I have read in analyzer vendor literature that NOx formation is the indication for best combustion in boilers (than Oxygen in flue gas). But we have to limit it. How far is it correct? can anybody give technical reference?
keith bowers, B and B Consulting, email@example.com
NOx is a function of peak flame temperature and oxygen content at that point. IF your objective is maximum flame temperature, perfect stoichometry at the flame front is necessary. However, nature rules, and it is very difficult to achieve this ideal ratio AND achieve complete consumption. This is the reason 'excess air' is always required in process furnaces.
The imperfect mixing of air (oxygen and nitrogen) with fuel and turbulence in the flame causes some fuel and oxygen to move out of the flame front before combustion is complete.
Design of the burners and burner tile are critical to achieving high combustion efficiency, low NOx, short flame length, and stable combustion at different firing duties. Staged air inlet, induced combustion gas recycle in the flame front, and proper burner tile design will achieve very high combustion efficiency (low CO and HC in the flue gas) AND low NOx. John Zink and Callidus are two good firms very experienced burner/burner tile design and fabrication.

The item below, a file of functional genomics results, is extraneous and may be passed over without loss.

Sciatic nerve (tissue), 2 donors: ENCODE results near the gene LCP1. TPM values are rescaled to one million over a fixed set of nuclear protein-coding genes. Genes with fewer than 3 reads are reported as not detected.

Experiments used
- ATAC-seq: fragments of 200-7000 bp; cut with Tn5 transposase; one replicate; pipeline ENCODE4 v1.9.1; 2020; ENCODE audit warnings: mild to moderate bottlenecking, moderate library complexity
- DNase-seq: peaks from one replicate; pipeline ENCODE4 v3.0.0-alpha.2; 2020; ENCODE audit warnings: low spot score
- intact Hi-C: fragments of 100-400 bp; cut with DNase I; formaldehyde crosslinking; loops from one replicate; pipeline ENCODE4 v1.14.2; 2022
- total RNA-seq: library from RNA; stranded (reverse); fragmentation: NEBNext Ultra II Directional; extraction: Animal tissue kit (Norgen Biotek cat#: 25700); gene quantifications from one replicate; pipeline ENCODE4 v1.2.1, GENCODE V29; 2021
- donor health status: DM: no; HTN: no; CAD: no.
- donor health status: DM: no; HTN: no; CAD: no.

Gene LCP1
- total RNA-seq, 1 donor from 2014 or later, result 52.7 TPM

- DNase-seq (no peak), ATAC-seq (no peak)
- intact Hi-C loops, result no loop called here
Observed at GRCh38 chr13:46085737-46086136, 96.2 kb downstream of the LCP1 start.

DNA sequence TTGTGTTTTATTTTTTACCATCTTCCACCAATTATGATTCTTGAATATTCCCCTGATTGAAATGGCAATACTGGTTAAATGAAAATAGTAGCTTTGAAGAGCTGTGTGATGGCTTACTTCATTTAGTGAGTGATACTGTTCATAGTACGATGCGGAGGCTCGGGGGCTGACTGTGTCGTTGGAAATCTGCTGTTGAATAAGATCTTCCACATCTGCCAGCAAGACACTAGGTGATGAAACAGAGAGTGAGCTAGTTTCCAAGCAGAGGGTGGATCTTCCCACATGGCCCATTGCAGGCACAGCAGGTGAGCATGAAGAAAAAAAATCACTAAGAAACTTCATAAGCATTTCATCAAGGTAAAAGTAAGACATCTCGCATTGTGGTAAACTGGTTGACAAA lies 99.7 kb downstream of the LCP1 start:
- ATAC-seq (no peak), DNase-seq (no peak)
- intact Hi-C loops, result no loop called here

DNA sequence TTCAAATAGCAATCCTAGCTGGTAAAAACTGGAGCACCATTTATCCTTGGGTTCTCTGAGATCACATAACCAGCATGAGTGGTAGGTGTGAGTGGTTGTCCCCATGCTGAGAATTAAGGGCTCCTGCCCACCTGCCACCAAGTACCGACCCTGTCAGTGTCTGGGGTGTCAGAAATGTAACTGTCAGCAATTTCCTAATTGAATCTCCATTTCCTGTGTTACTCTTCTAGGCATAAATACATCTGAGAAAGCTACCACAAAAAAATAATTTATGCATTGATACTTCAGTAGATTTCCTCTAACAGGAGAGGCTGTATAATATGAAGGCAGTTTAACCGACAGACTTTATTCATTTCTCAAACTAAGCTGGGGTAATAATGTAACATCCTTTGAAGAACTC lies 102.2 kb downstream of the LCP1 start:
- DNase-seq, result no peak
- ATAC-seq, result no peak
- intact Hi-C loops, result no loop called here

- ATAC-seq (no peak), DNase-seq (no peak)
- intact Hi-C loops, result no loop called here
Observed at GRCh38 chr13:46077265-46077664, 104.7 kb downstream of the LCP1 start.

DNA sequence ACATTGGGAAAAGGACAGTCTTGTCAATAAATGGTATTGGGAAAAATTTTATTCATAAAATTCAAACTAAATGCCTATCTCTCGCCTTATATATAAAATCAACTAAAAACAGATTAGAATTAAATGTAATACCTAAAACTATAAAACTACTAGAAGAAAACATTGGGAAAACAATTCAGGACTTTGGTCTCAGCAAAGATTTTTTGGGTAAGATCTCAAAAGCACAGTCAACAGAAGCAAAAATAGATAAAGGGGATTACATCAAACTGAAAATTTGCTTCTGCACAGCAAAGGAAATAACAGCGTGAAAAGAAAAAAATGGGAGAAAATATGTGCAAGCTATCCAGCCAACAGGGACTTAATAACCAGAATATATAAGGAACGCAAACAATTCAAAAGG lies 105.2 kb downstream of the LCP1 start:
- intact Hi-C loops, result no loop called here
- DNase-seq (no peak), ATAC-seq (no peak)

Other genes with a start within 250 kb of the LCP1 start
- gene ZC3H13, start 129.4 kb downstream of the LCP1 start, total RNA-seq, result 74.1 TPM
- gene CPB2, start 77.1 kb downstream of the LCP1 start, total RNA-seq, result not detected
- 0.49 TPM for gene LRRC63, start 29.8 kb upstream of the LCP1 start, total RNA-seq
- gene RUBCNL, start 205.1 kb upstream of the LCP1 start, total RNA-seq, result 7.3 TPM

Low NOX levels in the flue gas, by itself, does not mean good combustion. It simply means there was either low temperature in the combustion zone, there was no excess oxygen in the combustion zone, or both. High excess oxygen in the flue gas also is of little value by itself since it can result from air in-leakage anywhere and does not imply there was enough, much less, excess air in the combustion zone.
I have often seen adequate or more 'excess air' in the furnace flue gas, coincident with significant CO and unburned hydrocarbons!! Very low CO, no unburned hydrocarbons, low NOX, and low oxygen in the flue gas DOES imply excellent combustion conditions.